On Monday, the yield on five year government debt slid below the yield on three year debt, a phenomenon which has p...



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Mapping The Market

Trump: "I Won't Be Here" When It Blows Up

By Jean-Luc

Maybe we should simply try him for treason right now:

Trump on Coming Debt Crisis: ‘I Won’t Be Here’ When It Blows Up

The president thinks the balancing of the nation’s books is going to, ultimately, be a future president’s problem.

By Asawin Suebsaeng and Lachlan Markay, Daily Beast

The friction came to a head in early 2017 when senior officials offered Trump charts and graphics laying out the numbers and showing a “hockey stick” spike in the nationa...



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ValueWalk

Vilas Fund Up 55% In Q3; 3Q18 Letter: A Bull Market In Bearish Forecasts

By Jacob Wolinsky. Originally published at ValueWalk.

The Vilas Fund, LP letter for the third quarter ended September 30, 2018; titled, “A Bull Market in Bearish Forecasts.”

Ever since the financial crisis, there has been a huge fascination with predictions of the next “big crash” right around the next corner. Whether it is Greece, Italy, Chinese debt, the “overvalued” stock market, the Shiller Ratio, Puerto Rico, underfunded pensions in Illinois and New Jersey, the Fed (both for QE a few years ago and now for removing QE), rising interest rates, Federal budget deficits, peaking profit margins, etc...



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OpTrader

Swing trading portfolio - week of September 11th, 2017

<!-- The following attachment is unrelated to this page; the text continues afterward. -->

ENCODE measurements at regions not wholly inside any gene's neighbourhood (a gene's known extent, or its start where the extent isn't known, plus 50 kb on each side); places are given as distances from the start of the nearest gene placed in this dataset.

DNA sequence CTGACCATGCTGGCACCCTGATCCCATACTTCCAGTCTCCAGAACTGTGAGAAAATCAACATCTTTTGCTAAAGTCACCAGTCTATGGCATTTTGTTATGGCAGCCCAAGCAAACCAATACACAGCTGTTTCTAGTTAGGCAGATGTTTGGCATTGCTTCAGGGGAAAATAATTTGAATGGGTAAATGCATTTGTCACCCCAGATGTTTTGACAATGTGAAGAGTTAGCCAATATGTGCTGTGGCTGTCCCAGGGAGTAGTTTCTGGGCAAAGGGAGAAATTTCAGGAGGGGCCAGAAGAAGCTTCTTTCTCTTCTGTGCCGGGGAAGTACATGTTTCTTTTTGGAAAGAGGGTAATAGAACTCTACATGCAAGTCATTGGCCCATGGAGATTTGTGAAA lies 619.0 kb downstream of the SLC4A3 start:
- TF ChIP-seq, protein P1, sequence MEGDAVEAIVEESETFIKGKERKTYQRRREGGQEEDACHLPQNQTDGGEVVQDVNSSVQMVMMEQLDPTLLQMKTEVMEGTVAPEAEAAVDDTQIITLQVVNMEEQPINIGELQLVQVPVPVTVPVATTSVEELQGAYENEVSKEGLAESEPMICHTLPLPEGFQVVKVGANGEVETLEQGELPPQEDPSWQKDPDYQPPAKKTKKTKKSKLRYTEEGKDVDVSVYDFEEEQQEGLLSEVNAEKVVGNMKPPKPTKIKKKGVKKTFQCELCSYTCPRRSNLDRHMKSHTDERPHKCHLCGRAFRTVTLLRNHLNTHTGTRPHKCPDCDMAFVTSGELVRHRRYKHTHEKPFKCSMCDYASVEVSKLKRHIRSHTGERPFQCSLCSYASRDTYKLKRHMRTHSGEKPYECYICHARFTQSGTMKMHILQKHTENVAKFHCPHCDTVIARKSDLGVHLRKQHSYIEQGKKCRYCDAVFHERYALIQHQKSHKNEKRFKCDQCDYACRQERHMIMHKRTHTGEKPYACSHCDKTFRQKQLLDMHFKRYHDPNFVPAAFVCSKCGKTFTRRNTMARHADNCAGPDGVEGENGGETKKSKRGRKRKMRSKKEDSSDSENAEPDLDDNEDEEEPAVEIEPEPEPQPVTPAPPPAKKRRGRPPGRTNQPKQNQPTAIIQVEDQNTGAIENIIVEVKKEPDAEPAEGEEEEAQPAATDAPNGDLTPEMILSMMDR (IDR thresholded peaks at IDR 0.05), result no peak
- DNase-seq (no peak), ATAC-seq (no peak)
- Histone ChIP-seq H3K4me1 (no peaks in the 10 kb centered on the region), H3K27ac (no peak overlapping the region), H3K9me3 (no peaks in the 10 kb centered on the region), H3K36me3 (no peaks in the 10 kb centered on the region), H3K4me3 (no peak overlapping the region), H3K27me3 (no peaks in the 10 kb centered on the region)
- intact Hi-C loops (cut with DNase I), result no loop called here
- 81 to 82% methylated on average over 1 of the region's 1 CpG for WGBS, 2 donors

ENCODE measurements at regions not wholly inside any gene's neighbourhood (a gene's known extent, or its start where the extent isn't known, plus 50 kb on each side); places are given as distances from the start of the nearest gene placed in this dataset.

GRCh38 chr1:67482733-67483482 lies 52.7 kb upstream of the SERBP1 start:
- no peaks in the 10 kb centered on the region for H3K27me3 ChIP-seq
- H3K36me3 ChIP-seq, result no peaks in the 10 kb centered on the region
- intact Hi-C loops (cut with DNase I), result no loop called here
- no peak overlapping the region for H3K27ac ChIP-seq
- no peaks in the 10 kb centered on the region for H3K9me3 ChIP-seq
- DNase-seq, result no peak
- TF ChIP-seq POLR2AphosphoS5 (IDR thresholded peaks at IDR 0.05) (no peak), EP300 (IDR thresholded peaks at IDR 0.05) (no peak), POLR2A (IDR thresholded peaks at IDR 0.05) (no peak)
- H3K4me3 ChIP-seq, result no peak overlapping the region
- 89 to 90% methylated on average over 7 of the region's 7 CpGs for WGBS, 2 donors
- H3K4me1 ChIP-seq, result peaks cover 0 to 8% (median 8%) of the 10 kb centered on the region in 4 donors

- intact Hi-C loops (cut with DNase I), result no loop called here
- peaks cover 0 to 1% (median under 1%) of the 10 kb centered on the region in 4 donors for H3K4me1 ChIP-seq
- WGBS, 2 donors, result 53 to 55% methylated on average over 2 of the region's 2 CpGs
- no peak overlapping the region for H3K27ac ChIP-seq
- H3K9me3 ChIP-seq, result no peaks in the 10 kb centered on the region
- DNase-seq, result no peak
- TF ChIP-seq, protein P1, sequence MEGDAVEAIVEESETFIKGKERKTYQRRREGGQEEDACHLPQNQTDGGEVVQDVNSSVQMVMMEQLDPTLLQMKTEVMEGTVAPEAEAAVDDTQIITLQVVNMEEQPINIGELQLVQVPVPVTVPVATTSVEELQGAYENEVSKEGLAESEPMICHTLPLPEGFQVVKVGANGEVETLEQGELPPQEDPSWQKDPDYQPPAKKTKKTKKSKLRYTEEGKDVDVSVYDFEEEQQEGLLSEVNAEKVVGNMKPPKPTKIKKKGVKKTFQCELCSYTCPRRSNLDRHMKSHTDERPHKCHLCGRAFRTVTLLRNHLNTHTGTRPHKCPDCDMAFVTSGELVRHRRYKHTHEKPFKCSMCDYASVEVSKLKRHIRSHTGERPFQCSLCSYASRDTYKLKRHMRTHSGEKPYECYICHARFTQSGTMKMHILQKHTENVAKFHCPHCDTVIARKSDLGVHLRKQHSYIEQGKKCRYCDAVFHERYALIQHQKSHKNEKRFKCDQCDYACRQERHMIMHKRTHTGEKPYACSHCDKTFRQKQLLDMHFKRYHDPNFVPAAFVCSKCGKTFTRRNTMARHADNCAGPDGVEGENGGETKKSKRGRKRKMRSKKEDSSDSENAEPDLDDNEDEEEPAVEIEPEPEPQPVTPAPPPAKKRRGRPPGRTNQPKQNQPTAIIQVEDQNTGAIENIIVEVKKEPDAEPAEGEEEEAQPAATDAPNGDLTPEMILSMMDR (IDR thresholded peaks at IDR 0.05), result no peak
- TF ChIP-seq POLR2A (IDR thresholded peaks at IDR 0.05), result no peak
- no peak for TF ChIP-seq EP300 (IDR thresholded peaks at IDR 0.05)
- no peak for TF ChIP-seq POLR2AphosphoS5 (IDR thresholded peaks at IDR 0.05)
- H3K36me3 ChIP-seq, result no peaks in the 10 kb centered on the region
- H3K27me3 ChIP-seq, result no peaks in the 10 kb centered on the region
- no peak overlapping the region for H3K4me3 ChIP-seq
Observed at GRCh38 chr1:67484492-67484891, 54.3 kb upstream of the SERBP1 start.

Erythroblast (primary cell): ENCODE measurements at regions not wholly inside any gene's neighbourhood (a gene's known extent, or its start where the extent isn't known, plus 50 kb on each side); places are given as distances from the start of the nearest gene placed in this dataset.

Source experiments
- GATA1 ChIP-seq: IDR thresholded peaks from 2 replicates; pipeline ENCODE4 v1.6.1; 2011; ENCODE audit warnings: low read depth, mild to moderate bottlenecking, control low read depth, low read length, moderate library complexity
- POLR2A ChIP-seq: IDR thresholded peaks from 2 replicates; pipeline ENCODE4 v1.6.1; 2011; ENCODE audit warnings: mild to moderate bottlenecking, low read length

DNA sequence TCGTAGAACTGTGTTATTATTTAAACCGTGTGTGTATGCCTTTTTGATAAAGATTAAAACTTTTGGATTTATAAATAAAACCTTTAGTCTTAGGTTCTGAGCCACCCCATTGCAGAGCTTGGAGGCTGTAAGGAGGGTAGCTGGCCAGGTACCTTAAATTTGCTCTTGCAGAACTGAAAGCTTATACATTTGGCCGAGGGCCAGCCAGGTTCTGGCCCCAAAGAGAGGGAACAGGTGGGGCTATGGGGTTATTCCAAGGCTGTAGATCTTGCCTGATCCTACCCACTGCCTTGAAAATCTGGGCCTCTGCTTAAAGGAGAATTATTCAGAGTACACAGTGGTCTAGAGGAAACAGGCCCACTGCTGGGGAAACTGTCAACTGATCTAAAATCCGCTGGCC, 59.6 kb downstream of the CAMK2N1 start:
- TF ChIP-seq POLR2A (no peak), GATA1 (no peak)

Reminder: OpTrader is available to chat with Members, comments are found below each post.

 

This post is for all our live virtual trade ideas and daily comments. Please click on "comments" below to follow our live discussion. All of our current  trades are listed in the spreadsheet below, with entry price (1/2 in and All in), and exit prices (1/3 out, 2/3 out, and All out).

We also indicate our stop, which is most of the time the "5 day moving average". All trades, unless indicated, are front-month ATM options. 

Please feel free to participate in the discussion and ask any questions you might have about this virtual portfolio, by clicking on the "comments" link right below.

To learn more about the swing trading virtual portfolio (strategy, performance, FAQ, etc.), please click here ...



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Promotions

Free eBook - "My Top Strategies for 2017"

 

 

Here's a free ebook for you to check out! 

Phil has a chapter in a newly-released eBook that we think you’ll enjoy.

In My Top Strategies for 2017, Phil's chapter is Secret Santa’s Inflation Hedges for 2017.

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Philip R. Davis is a founder Phil's Stock World, a stock and options trading site that teaches the art of options trading to newcomers and devises advanced strategies for expert traders...